Khamis, 19 Disember 2013

The Star Online: Business

Klik GAMBAR Dibawah Untuk Lebih Info
Sumber Asal Berita :-

The Star Online: Business

China to relax rules for currency derivatives

Posted: 19 Dec 2013 02:06 AM PST

BEIJING: China is set to simplify and tweak its rules for currency swaps and options to encourage investors to manage their currency risks, the country's regulator said on Thursday.

As China relaxes its grip over the yuan's value, the authorities want domestic investors and companies to learn to deal with currency risks to minimise financial losses that may threaten the health of the world's No 2 economy.

From Jan 1, financial institutions that already offer currency forwards to clients can also start providing currency and foreign exchange swaps without needing further approvals, the State Administration of Foreign Exchange said in a statement.

Banks can also offer net payments of foreign exchange and currency swaps under the new rules, the regulator said, a step that brings China in line with international practices.

The revised rules will also allow banks and counterparties to pick the exchange rates they would like to use as reference rates when settling currency options – Reuters

Chin Well shares up on positive prospects, RM10mil capex to boost production

Posted: 19 Dec 2013 06:57 PM PST

KUALA LUMPUR: Shares of Chin Well Holdings Bhd rose at midmorning on Friday after the group said it would invest RM10mil to enhance its production facilities.

At 10.51am, it rose four sen to RM1.36 with some 1.41 million shares done between RM1.33 and RM1.37.

The FBM KLCI fell 6.04 points to 1,849.14. Turnover was 263.99 million valued at RM239.76mil. There were 182 gainers, 279 decliners and 268 counters unchanged.

StarBiz reported the group would spend RM10mil in capital expenditure next year, which would be generated by internal funding, to expand its production capacity and range of products.

The group had also received maximum orders for fasteners for the first quarter of 2014, which corresponds to the group's 2014 fiscal year third quarter, and is now taking orders for the second quarter.

Group managing director Tsai Yung Chuan said the orders from Europe and the United States would improve the group's revenue and bottom-line.

"With this uptrend likely to continue, we intend to upgrade our production capacity for our fastener products at our manufacturing facilities in Penang and Vietnam," he said.

China faced the most scrutiny in 2012 over US investments

Posted: 19 Dec 2013 06:49 PM PST

WASHINGTON: Chinese companies faced the most scrutiny over their US acquisitions last year, eclipsing British firms for the first time, according to a report issued on Thursday.

Chinese corporations filed 23 notices with US regulators in 2012, up from 10 in 2011 and nearly quadruple the number in 2010, according to the Committee on Foreign Investment in the United States, or CFIUS.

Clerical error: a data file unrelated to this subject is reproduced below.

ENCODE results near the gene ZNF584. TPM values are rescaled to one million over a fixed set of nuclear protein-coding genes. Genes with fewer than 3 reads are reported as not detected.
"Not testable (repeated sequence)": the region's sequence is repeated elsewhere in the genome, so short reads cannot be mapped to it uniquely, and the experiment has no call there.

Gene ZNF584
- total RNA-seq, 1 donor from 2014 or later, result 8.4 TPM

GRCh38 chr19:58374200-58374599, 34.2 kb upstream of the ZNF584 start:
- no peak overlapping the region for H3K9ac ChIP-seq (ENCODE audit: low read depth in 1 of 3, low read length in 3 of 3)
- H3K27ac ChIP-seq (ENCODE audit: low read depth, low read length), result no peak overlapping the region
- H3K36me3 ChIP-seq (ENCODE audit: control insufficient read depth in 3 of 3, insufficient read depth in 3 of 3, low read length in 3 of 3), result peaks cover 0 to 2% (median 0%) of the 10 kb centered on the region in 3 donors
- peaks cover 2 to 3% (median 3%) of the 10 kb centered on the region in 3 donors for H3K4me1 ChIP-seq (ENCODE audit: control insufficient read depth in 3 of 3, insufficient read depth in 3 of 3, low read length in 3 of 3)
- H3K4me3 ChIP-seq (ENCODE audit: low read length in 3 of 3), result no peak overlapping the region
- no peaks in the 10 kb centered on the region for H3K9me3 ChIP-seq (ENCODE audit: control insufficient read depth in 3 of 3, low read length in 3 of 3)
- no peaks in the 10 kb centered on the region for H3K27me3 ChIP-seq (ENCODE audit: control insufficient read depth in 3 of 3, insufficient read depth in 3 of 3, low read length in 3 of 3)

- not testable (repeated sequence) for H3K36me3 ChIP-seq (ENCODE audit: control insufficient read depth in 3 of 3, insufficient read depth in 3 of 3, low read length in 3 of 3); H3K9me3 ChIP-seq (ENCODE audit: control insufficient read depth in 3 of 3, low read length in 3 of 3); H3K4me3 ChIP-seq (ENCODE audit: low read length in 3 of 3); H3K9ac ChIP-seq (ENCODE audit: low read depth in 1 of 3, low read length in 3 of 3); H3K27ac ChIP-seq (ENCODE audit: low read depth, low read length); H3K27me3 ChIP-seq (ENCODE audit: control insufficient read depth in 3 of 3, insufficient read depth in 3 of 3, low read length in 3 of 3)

This compared with 17 notices from companies from the United Kingdom last year, the report said.

CFIUS, an interagency group chaired by the Treasury Secretary, reviews transactions that would bring US businesses under foreign ownership for national security concerns. Most of its reviews stay secret unless companies choose to disclose them, but once a year the group must file a report to Congress about general trends.

Speaking about the latest report, a senior Treasury official said the higher number of Chinese deals under review was consistent with growing Chinese investment in the United States.

There was US$11.5bil's worth of deals by Chinese companies in the US in 2012, which was a significantly higher figure than in any year other than 2007, according to Thomson Reuters data.

US politicians are eager to attract Chinese investment as a source of new jobs and economic growth. And Chinese companies have also become more comfortable with US deals, despite the 2005 rejection of China National Offshore Oil Corp's US$18.5bil attempt to buy US energy company Unocal. CNOOC's bid was thwarted by fierce political opposition because of national security concerns.

CFIUS also recommended that US President Barack Obama block a Chinese firm's acquisition of wind farms close to a US naval training site.

But CFIUS cleared Chinese plans this year to buy Smithfield Foods, the world's largest pork producer, despite concerns among some US lawmakers about food safety.

In its report, CFIUS also said it no longer sees that some foreign governments have a coordinated strategy to acquire valuable US technology by buying U.S. firms, as it saw for 2011 – Reuters. 


0 ulasan:

Catat Ulasan


The Star Online

Copyright 2010 All Rights Reserved